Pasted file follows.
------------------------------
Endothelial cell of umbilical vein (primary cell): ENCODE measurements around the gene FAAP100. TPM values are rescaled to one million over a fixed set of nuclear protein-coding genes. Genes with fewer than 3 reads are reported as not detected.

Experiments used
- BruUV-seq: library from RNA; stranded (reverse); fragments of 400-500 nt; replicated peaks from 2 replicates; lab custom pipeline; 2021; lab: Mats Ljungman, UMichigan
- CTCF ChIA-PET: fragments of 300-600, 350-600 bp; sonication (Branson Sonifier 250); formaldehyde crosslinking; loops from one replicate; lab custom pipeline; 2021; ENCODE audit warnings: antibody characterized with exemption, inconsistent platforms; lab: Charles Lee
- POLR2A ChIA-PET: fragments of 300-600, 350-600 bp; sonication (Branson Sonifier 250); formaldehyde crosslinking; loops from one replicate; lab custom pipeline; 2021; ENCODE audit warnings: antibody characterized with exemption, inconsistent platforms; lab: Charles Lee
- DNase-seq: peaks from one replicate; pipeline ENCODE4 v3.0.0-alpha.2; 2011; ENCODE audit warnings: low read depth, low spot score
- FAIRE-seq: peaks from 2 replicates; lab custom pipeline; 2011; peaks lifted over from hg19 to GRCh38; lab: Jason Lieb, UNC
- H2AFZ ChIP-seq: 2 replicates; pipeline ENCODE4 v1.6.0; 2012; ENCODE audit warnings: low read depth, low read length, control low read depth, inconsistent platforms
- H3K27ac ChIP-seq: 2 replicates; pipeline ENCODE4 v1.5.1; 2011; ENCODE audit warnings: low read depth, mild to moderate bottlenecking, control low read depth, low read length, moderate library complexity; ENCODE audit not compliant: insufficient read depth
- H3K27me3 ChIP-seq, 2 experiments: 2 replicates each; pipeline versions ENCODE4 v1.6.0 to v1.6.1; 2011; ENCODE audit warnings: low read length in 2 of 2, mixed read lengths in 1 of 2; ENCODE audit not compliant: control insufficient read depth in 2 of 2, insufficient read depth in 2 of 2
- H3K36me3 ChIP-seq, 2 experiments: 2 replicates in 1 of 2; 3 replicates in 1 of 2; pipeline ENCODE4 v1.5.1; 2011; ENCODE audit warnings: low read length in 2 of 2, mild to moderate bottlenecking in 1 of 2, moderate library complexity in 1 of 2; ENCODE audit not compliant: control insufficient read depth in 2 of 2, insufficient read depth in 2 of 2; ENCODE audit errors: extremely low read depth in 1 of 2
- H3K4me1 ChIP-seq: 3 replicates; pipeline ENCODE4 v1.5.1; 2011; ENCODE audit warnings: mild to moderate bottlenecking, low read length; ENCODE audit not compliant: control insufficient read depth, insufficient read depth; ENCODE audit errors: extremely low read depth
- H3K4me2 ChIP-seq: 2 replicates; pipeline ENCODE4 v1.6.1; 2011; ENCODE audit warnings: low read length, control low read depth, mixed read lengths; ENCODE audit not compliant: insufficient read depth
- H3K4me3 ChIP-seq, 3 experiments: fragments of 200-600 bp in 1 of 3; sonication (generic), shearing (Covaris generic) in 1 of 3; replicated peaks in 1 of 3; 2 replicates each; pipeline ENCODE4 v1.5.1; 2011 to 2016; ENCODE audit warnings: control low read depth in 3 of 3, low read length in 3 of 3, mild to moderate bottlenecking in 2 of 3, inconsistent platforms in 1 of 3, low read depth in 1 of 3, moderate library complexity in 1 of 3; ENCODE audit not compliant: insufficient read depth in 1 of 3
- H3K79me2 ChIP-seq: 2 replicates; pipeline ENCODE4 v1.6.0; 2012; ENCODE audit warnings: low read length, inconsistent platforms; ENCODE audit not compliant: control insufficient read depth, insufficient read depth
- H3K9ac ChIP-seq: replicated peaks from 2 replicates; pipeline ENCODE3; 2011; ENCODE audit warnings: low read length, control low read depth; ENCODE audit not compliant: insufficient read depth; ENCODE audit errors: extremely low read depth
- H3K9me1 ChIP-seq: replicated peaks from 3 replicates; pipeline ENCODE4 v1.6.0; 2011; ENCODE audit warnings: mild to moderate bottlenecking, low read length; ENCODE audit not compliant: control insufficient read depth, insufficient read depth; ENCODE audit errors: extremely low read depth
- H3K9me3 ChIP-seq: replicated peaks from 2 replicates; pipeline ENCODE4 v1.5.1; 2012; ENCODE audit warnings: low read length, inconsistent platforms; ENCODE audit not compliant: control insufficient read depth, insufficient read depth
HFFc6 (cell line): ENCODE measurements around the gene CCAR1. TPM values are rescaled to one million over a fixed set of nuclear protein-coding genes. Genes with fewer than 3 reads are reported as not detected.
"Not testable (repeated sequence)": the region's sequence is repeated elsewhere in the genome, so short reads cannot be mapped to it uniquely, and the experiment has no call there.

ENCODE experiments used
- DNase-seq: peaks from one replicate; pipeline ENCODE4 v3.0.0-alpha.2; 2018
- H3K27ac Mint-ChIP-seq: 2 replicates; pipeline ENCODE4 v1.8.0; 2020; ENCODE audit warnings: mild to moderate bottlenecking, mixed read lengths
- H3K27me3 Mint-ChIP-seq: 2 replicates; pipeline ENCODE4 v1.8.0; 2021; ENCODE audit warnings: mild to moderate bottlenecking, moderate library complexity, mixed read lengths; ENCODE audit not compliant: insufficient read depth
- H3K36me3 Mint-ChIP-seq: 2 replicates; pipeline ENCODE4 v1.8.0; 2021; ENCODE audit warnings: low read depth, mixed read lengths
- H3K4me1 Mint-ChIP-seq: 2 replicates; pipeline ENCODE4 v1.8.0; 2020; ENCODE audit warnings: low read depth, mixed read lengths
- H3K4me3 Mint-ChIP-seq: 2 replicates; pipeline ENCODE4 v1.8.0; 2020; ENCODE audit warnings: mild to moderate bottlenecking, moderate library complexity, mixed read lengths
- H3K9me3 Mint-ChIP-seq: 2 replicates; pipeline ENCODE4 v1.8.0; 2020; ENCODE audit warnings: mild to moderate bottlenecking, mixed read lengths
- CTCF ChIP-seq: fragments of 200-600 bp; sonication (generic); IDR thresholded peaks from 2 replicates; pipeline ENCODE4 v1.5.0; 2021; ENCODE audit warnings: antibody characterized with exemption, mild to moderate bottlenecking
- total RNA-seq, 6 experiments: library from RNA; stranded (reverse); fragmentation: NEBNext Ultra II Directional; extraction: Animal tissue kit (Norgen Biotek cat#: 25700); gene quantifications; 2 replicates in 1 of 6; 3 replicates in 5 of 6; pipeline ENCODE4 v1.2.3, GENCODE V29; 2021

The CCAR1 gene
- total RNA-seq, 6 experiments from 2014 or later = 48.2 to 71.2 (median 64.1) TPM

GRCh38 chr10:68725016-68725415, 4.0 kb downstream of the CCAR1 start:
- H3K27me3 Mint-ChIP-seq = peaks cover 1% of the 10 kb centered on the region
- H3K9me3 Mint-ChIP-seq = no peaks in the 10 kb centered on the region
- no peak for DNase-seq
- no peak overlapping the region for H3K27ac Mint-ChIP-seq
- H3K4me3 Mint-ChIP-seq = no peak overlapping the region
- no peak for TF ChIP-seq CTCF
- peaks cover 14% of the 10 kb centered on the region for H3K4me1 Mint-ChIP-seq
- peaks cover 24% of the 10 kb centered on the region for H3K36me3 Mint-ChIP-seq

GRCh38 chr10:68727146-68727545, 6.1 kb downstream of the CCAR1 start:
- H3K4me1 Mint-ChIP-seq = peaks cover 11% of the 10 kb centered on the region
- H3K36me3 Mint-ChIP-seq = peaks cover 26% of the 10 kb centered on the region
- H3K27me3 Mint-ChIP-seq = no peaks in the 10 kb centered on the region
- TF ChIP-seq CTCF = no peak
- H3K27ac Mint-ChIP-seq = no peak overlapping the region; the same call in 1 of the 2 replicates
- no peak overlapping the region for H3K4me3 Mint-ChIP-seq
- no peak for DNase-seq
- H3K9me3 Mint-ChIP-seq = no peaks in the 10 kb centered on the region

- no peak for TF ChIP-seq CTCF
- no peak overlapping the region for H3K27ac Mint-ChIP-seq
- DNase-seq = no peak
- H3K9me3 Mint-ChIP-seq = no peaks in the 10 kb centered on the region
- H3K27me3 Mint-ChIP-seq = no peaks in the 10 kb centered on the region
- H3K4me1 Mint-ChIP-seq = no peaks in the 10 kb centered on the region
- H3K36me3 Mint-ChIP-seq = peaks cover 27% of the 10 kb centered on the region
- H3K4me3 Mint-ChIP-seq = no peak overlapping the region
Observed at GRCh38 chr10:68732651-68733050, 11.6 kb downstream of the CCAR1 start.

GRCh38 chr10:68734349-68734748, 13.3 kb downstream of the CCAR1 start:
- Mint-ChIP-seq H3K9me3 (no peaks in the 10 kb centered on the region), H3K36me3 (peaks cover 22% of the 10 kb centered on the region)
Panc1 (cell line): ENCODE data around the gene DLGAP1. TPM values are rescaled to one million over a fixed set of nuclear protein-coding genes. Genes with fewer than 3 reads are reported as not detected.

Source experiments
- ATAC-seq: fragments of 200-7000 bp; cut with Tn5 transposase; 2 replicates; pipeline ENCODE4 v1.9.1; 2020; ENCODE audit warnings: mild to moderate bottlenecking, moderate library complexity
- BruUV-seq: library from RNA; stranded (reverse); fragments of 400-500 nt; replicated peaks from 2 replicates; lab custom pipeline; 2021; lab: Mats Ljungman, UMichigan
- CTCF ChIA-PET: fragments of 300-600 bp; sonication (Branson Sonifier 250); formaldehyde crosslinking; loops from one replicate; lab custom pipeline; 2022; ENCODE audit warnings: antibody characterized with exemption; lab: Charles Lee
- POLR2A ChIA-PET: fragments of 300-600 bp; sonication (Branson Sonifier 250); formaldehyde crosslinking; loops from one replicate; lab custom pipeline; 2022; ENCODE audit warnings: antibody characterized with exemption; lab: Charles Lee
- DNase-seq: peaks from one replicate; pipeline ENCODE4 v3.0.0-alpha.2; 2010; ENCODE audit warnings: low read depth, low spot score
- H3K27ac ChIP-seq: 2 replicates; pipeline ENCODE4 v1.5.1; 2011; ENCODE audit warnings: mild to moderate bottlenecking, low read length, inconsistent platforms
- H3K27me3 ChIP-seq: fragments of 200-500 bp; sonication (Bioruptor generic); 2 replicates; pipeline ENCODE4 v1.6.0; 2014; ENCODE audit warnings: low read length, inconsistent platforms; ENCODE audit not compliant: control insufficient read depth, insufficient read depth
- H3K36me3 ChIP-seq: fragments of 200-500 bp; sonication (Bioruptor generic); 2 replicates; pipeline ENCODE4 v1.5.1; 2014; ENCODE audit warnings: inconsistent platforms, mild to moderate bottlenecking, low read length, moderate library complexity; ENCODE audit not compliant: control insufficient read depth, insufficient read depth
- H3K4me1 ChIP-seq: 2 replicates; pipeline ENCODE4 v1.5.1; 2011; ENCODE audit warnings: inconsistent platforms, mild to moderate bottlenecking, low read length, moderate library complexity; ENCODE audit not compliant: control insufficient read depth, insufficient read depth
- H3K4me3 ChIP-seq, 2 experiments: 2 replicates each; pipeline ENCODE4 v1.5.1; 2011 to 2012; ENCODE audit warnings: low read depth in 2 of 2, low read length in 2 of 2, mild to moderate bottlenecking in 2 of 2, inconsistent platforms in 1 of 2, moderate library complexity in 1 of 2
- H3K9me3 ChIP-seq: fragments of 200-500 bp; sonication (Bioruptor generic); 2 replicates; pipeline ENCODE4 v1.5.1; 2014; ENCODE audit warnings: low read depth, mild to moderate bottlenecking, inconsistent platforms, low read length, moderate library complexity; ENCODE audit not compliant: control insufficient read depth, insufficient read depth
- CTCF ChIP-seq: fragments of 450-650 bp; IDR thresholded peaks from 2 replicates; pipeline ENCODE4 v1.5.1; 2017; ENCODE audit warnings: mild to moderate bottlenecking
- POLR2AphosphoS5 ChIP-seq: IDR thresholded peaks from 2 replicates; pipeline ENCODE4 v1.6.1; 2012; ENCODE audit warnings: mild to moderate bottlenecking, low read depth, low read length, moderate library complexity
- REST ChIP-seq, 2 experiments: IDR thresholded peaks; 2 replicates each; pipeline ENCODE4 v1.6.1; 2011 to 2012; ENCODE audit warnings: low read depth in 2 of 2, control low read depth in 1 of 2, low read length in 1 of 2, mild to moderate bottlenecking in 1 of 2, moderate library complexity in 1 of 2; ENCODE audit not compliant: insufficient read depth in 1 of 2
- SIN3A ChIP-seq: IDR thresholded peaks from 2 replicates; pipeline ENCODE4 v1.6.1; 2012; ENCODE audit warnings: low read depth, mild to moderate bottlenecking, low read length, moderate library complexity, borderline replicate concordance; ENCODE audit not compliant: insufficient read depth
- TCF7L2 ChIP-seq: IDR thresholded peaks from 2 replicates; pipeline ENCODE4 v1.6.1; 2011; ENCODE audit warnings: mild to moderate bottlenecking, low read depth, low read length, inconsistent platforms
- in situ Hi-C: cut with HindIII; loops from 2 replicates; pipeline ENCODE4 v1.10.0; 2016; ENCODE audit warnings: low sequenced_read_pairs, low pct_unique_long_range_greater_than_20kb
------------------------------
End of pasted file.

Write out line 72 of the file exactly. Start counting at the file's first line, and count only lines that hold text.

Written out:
- H3K4me1 ChIP-seq: 2 replicates; pipeline ENCODE4 v1.5.1; 2011; ENCODE audit warnings: inconsistent platforms, mild to moderate bottlenecking, low read length, moderate library complexity; ENCODE audit not compliant: control insufficient read depth, insufficient read depth